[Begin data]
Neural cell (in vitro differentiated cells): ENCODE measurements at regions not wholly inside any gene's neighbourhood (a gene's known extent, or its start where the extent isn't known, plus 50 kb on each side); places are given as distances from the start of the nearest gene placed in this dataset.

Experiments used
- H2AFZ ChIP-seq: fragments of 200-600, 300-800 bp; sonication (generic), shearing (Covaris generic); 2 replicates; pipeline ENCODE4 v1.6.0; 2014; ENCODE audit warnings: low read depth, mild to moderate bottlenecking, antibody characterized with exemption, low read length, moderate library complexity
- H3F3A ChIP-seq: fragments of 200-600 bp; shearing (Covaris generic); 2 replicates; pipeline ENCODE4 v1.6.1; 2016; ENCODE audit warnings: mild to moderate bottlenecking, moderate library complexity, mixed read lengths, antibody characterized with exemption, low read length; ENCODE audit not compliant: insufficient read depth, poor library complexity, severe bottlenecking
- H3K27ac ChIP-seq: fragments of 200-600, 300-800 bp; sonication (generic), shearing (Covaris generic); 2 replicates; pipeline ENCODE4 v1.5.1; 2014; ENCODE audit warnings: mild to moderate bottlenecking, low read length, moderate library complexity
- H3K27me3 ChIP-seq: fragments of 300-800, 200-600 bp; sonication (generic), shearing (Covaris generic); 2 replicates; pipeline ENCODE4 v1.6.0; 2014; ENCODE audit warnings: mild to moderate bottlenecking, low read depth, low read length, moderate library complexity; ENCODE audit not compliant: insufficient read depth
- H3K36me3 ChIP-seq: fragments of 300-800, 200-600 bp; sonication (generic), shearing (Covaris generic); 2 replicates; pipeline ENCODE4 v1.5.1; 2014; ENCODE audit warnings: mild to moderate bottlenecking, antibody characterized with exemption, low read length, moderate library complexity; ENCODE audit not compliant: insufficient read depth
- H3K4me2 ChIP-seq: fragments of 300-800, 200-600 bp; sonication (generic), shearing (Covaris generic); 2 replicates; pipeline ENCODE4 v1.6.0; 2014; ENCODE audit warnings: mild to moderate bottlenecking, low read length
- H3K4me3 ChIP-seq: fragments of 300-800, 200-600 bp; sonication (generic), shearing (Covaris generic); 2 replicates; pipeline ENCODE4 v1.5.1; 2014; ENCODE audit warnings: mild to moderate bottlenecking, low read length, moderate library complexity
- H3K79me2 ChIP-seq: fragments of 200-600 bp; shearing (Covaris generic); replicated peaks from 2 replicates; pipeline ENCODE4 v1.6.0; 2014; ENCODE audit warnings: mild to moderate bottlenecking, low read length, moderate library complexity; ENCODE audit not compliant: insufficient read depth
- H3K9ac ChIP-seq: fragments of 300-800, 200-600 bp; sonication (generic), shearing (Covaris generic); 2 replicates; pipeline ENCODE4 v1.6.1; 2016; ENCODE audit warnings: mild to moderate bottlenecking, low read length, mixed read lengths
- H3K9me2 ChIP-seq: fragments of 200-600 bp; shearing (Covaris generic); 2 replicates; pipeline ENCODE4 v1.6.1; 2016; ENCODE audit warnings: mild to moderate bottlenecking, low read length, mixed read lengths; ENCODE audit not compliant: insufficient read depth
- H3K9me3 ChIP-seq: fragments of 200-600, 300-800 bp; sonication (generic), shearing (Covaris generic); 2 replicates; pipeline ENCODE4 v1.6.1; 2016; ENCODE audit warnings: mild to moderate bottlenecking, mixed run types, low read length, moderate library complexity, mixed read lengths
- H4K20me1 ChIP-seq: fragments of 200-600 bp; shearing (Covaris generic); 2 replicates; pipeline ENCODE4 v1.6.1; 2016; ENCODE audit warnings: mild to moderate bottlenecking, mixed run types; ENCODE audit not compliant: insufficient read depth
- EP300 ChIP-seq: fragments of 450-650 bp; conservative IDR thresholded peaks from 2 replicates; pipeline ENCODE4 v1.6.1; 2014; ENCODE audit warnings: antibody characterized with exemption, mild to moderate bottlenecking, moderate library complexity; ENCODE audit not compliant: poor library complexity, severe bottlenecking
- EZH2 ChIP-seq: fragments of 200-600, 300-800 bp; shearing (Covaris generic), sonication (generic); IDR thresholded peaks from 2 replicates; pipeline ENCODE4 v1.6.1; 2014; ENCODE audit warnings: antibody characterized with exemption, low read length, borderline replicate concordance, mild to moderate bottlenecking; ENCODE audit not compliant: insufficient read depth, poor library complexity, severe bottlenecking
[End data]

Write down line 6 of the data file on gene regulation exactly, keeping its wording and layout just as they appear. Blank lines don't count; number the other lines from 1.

- H3K27me3 ChIP-seq: fragments of 300-800, 200-600 bp; sonication (generic), shearing (Covaris generic); 2 replicates; pipeline ENCODE4 v1.6.0; 2014; ENCODE audit warnings: mild to moderate bottlenecking, low read depth, low read length, moderate library complexity; ENCODE audit not compliant: insufficient read depth